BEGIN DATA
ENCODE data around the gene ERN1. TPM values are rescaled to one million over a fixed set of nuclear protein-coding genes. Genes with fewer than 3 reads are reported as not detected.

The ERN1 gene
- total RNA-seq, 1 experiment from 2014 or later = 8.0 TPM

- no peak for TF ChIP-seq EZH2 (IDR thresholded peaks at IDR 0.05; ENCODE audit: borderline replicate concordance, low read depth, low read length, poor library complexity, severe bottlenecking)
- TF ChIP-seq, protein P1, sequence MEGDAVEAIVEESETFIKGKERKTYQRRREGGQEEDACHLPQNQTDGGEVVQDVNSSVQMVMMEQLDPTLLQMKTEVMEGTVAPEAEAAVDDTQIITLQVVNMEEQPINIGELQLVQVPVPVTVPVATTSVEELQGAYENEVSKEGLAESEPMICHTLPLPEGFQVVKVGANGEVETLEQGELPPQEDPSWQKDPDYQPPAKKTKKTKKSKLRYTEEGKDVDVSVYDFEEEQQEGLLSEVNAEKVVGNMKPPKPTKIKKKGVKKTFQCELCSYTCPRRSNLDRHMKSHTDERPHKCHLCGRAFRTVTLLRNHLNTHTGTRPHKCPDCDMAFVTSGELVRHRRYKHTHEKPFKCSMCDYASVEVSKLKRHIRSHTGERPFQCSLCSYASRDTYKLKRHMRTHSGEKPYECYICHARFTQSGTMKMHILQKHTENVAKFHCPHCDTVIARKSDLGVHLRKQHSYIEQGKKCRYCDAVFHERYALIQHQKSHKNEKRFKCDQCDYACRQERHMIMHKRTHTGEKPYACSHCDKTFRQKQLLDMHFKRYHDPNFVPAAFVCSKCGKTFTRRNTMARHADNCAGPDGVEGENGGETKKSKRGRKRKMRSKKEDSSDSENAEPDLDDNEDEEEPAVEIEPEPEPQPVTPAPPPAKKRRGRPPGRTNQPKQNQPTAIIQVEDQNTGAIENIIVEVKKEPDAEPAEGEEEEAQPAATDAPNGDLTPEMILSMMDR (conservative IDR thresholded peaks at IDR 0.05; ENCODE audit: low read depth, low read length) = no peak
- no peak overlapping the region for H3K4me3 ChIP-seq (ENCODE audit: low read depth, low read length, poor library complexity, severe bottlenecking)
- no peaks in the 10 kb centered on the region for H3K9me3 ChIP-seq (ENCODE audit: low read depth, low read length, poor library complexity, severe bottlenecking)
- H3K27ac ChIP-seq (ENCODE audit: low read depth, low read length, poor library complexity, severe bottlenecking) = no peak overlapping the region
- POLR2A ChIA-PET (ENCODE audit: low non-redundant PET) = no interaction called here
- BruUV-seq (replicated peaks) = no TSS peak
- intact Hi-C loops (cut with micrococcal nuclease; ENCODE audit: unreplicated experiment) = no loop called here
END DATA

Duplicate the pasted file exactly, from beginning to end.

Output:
ENCODE data around the gene ERN1. TPM values are rescaled to one million over a fixed set of nuclear protein-coding genes. Genes with fewer than 3 reads are reported as not detected.

The ERN1 gene
- total RNA-seq, 1 experiment from 2014 or later = 8.0 TPM

- no peak for TF ChIP-seq EZH2 (IDR thresholded peaks at IDR 0.05; ENCODE audit: borderline replicate concordance, low read depth, low read length, poor library complexity, severe bottlenecking)
- TF ChIP-seq, protein P1, sequence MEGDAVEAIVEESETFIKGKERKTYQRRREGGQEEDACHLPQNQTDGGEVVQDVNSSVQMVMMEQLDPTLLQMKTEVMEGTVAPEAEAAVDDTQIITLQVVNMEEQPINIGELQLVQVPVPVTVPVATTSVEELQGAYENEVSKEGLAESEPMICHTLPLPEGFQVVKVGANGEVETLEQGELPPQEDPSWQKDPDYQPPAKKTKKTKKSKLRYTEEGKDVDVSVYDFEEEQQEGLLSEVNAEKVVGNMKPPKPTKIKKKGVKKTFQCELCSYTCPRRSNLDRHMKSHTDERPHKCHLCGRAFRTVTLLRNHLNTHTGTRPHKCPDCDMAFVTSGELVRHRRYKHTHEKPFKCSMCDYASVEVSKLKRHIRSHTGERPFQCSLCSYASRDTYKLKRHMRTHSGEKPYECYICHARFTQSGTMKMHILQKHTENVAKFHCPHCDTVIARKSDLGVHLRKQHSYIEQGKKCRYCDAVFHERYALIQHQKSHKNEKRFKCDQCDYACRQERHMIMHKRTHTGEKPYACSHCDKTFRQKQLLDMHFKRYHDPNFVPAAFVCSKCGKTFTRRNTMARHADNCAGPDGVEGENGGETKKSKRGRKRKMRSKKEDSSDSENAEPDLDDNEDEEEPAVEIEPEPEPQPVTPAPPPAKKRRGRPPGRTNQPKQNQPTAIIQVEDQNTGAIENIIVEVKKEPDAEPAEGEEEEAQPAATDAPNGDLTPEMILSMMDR (conservative IDR thresholded peaks at IDR 0.05; ENCODE audit: low read depth, low read length) = no peak
- no peak overlapping the region for H3K4me3 ChIP-seq (ENCODE audit: low read depth, low read length, poor library complexity, severe bottlenecking)
- no peaks in the 10 kb centered on the region for H3K9me3 ChIP-seq (ENCODE audit: low read depth, low read length, poor library complexity, severe bottlenecking)
- H3K27ac ChIP-seq (ENCODE audit: low read depth, low read length, poor library complexity, severe bottlenecking) = no peak overlapping the region
- POLR2A ChIA-PET (ENCODE audit: low non-redundant PET) = no interaction called here
- BruUV-seq (replicated peaks) = no TSS peak
- intact Hi-C loops (cut with micrococcal nuclease; ENCODE audit: unreplicated experiment) = no loop called here